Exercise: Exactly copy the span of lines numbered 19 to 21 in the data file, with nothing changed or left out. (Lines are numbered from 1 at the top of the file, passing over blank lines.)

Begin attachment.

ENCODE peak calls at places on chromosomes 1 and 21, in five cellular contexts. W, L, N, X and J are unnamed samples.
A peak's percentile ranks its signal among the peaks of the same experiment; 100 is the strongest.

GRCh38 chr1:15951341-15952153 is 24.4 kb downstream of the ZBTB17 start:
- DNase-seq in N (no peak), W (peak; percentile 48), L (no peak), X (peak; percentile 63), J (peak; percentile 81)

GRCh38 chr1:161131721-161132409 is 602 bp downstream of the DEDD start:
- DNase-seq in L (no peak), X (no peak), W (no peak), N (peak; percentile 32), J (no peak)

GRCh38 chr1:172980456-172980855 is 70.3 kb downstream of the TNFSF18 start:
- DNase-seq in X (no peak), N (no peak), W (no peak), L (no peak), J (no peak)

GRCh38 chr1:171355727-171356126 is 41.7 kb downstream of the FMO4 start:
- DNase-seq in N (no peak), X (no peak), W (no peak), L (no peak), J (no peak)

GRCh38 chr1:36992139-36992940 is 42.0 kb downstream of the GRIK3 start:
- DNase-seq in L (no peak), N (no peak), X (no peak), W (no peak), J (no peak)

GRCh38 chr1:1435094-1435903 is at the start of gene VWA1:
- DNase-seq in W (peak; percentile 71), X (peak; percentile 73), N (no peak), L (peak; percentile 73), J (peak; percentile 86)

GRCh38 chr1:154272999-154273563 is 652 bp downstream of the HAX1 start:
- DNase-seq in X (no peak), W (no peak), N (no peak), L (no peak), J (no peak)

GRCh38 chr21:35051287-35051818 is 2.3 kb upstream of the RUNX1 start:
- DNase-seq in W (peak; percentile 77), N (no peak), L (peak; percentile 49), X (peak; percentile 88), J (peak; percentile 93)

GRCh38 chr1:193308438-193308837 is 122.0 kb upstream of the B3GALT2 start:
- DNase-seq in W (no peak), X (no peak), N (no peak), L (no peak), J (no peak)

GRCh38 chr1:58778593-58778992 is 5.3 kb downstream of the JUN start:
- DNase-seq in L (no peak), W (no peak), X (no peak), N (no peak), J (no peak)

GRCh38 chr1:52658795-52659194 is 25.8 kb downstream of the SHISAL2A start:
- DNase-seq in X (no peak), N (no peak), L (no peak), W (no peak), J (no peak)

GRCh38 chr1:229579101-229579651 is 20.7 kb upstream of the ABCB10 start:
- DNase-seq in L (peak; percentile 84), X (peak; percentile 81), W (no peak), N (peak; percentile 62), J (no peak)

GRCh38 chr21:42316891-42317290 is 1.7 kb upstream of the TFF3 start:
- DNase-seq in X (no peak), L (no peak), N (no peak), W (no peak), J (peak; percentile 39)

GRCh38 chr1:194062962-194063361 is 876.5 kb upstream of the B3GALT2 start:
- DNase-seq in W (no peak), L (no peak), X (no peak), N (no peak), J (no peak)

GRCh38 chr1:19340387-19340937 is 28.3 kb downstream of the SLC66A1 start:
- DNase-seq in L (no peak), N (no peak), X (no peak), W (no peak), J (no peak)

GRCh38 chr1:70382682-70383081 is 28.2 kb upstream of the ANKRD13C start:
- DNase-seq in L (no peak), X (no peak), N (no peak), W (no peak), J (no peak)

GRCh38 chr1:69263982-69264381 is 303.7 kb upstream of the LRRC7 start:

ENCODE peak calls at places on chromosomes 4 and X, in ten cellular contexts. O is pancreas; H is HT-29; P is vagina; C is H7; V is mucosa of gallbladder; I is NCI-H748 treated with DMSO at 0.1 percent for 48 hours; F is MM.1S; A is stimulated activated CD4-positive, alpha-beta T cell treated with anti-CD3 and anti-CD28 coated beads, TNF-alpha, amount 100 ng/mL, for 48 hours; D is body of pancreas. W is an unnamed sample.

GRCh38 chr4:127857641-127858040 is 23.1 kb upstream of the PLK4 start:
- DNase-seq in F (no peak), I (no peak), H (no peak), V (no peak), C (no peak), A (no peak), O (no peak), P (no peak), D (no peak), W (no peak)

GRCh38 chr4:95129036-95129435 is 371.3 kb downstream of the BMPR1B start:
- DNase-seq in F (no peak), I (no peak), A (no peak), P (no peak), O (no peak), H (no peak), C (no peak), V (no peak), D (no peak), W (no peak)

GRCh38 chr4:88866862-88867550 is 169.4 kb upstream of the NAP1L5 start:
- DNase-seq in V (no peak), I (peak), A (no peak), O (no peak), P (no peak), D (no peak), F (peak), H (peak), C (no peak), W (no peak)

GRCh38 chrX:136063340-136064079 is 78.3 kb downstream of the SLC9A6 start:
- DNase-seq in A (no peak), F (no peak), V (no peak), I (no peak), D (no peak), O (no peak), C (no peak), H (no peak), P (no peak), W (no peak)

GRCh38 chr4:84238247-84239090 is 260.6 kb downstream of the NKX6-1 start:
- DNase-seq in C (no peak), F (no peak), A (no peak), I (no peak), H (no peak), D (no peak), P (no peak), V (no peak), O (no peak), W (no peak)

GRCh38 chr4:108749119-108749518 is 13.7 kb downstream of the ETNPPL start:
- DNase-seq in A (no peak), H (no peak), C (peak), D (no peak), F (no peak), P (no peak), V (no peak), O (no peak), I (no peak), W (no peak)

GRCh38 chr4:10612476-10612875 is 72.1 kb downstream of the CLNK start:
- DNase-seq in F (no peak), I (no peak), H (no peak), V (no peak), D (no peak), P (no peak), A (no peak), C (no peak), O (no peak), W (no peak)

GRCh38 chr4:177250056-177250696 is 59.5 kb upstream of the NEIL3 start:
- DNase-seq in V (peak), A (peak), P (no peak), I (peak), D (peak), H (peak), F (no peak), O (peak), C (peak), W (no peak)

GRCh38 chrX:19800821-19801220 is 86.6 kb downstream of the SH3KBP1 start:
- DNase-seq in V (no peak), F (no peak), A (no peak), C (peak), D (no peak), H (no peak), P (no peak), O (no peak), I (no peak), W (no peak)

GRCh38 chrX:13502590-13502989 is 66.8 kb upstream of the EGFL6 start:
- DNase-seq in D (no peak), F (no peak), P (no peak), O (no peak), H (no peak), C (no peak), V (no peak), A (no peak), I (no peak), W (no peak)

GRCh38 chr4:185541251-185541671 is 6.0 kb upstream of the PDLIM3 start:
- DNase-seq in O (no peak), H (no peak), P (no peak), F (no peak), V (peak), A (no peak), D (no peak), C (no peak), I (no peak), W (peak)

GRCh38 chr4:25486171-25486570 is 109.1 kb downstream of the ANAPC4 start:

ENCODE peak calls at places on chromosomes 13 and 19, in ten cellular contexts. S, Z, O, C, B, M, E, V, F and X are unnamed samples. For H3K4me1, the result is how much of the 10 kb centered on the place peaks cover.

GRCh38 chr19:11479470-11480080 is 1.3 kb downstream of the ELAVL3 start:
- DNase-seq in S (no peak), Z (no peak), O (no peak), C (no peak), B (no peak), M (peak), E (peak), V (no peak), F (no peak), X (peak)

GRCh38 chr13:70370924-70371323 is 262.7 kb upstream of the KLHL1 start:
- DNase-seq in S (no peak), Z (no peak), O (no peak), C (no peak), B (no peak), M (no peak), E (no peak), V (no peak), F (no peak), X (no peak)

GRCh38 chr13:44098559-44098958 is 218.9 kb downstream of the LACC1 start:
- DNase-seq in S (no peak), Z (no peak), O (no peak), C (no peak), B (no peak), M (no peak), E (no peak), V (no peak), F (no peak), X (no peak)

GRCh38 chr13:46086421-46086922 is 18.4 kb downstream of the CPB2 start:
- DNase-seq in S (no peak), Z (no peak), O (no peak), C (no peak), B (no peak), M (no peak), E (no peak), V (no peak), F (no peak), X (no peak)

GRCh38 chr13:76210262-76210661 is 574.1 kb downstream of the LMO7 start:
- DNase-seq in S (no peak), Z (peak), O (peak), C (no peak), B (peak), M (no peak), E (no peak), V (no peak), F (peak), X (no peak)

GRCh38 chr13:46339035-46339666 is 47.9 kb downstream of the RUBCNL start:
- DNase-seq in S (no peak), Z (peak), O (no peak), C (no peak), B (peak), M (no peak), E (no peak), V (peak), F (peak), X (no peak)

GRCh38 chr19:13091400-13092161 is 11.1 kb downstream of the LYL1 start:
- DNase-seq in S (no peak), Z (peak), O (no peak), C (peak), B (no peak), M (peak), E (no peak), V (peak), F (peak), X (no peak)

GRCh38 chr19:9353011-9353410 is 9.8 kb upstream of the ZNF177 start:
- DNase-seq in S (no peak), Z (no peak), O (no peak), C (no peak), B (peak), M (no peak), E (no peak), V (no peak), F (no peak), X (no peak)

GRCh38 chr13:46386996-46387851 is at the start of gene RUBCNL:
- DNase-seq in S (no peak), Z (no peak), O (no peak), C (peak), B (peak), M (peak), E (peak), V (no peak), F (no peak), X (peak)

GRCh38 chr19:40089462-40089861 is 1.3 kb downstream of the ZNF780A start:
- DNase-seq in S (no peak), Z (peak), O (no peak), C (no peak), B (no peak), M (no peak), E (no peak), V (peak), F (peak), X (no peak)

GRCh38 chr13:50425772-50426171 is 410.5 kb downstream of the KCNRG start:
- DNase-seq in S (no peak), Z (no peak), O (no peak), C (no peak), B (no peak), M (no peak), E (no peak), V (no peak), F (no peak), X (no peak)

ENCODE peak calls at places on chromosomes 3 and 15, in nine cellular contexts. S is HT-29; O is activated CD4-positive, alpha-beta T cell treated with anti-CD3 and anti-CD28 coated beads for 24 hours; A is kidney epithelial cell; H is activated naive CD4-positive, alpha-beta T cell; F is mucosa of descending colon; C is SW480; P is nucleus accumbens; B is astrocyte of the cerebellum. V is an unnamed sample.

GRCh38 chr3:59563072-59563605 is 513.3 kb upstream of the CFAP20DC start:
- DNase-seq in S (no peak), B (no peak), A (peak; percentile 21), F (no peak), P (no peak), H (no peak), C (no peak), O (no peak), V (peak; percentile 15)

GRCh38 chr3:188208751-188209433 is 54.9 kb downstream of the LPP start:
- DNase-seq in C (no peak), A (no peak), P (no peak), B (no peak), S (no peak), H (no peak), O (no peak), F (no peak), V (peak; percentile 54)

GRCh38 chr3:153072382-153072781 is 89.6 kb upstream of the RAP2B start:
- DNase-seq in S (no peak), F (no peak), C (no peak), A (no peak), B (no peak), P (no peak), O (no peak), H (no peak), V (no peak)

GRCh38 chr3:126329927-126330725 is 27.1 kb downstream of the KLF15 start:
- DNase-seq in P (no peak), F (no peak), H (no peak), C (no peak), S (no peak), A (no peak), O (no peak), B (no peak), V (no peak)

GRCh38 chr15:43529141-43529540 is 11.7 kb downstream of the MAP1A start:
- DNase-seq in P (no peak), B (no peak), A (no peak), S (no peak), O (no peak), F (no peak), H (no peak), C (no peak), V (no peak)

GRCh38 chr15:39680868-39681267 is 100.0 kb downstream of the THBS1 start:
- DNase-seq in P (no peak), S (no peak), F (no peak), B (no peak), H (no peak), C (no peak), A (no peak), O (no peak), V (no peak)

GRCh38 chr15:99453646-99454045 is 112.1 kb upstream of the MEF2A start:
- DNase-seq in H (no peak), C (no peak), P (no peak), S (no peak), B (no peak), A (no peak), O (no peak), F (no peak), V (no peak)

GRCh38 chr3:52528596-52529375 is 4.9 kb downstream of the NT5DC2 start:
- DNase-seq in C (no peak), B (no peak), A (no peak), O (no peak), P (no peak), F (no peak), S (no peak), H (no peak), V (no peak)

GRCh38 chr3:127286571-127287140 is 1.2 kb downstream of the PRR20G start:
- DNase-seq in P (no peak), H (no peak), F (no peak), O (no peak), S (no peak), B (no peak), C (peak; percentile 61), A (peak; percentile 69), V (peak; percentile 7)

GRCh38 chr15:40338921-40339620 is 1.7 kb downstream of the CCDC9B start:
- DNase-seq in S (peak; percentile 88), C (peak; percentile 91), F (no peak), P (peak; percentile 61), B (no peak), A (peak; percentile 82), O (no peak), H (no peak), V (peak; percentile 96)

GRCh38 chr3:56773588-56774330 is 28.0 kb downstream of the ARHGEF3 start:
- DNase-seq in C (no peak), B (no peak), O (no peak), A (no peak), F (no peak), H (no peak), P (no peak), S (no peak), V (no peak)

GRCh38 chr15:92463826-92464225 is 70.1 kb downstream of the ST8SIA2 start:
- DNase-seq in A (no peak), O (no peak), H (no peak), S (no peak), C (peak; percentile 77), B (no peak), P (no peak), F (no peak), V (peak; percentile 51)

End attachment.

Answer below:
GRCh38 chr1:193308438-193308837 is 122.0 kb upstream of the B3GALT2 start:
- DNase-seq in W (no peak), X (no peak), N (no peak), L (no peak), J (no peak)

GRCh38 chr1:58778593-58778992 is 5.3 kb downstream of the JUN start: